Gavin has recently started using Grid 3 on a mini iPad. Previously, he used ovaChat8 software on a Samsung tablet. 

Gavin’s device has helped him so much. He says, “I have been using a communication device for as long as I can remember. I couldn't imagine my life without it. Often it’s my only means of communication as very few people know Makaton sign language”

 Gavin feels that there is enough awareness of AAC but he adds, “I feel there is always more awareness that can be raised. Experience plays a big part in it. If you have met someone who uses an AAC and had a conversation with them, you are likely to be more aware than someone who hasn’t. It’s just about making people aware of AAC as much as possible. Blogs like this can really help.” 

Gavin feels that people are good at talking by giving him time to answer, but he says, “It is always nervous using my communication device for the first time with people who I haven’t had a conversation with before. You don’t know how they’ll react but most of the time it goes well. The first conversation is always the hardest.” 

If Gavin had to give a guide to someone on how to communicate with someone who uses AAC, he would say “Speak to an AAC user how you would speak to everybody else. That’s the best advice I can give.”


Bernie Hunter

Bernie uses a Samsung tablet with 'Nova Chat' programme. It is a touch screen so she use her hands to operate the device. 

Bernie’s device has made a big difference to her life - she noticed that when she took a break  from her AAC device for a while.  Her device gives her a voice and also it has helped her to take a part in the programme Still Game. 

Bernie’s thoughts are mixed on whether or not if there is enough awareness of AAC. Bernie adds, “It depends on the environment that you're in. If it's somewhere like Bobath then it's fine but if you’re talking about everyday life then no, I don't think there is enough AAC awareness. I'm saying this because I have experienced people coming up and telling me how lucky I am to have an iPad fitted on my wheelchair as I can watch videos and play games on the go. People don't realise that the device is my way of communicating, then when I point this out to them they can't believe it.”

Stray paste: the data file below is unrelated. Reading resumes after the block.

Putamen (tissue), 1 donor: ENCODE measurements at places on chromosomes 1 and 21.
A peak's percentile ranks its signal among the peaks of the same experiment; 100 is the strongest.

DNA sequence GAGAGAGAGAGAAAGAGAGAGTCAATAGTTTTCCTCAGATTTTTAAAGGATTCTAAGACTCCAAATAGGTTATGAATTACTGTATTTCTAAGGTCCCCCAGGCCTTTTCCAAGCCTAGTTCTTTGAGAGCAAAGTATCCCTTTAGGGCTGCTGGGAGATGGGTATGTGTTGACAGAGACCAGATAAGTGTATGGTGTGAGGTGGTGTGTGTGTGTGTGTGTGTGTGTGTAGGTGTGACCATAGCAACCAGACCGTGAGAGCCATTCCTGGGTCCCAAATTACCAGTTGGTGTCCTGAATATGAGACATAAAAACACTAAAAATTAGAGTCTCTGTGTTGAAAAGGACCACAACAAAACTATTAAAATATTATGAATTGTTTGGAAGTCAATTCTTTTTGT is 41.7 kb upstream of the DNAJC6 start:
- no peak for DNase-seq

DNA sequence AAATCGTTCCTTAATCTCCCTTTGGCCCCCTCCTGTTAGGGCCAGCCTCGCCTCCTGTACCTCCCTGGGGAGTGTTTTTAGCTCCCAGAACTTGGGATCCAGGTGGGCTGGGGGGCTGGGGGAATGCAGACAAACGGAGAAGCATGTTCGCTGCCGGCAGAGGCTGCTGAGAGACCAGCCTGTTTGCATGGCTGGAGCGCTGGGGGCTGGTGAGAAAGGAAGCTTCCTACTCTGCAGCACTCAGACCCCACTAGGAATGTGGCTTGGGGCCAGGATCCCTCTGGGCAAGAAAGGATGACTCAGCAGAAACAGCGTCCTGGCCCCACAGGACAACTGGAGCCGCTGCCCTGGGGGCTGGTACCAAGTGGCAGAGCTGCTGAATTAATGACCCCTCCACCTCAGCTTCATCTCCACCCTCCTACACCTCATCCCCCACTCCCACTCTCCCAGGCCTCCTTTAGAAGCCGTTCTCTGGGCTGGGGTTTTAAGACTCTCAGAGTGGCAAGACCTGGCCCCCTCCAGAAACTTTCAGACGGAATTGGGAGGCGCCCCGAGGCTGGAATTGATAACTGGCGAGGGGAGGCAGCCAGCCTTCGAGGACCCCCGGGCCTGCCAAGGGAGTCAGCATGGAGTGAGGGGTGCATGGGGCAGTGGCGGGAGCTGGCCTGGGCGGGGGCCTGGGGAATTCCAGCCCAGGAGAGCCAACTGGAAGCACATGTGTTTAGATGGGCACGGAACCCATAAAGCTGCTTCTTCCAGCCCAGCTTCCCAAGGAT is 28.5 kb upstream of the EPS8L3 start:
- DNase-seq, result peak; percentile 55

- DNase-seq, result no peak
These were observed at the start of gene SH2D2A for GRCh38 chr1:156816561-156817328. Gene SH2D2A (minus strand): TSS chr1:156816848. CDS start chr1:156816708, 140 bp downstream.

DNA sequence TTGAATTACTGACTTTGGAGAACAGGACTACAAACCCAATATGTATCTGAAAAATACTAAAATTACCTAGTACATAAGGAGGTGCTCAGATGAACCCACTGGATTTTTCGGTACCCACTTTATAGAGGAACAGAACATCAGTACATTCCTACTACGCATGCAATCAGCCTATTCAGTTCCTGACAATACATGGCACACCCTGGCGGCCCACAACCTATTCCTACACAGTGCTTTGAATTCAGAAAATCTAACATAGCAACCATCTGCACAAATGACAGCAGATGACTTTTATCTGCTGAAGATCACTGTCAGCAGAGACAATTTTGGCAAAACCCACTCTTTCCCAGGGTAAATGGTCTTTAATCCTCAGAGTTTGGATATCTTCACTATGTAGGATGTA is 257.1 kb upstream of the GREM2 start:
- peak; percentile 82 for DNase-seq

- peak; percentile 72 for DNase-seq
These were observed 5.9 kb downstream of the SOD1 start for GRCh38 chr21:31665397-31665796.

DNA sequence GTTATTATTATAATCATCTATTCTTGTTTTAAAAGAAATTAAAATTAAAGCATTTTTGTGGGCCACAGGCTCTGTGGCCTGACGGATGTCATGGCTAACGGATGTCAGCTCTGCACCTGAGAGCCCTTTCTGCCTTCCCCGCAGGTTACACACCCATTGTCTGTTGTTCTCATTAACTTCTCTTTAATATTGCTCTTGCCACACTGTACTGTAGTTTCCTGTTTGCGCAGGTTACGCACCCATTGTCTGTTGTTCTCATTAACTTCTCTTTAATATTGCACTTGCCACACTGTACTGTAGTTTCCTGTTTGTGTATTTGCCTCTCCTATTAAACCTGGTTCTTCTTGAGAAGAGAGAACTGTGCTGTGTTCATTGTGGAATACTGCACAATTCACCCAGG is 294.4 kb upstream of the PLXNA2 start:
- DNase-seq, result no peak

Bernie feels that people are OK talking to her, but she adds “Generally people are okay with me, yeah I do get people speaking slowly to me as they think that I can't understand what they are saying to me. A lot of times people will speak to whoever is with me (Support Assistant) instead of talking to me directly, this really gets to me.” 

Bernie used to be shy talking to people using her device but she says is fine now. 

There are some barriers for Bernie using her device. She says, “Using my device in a more effective way, as I said in a previous blog I didn't get any training on how to use my device so I'm very slow at using it to communicate, I find I'm using the keyboard more than the actual vocabulary programme which isn't ideal.” 

If Bernie would give someone a guide on how to communicate with somebody who uses AAC, she would say “Don't butt in when the AAC user is talking, don't finish sentences for them and don't take over if you’re supporting someone who uses AAC, they are quite capable of communicating independently - I come across these issues regularly and it's really annoying.” 

From my own experiences and Marion, Gavin and Bernie’s experiences, it shows that AAC does make life much better and opens up many opportunities for people who require AAC. But there are barriers using AAC, like not having the right equipment and also people sometimes not knowing how to talk to an AAC user. This is down of lack of awareness of AAC. Communication is key to everything and everyone has the right to speak, so having some more awareness of AAC will make life better for everyone.  So, for the future I hope there will be more awareness of AAC.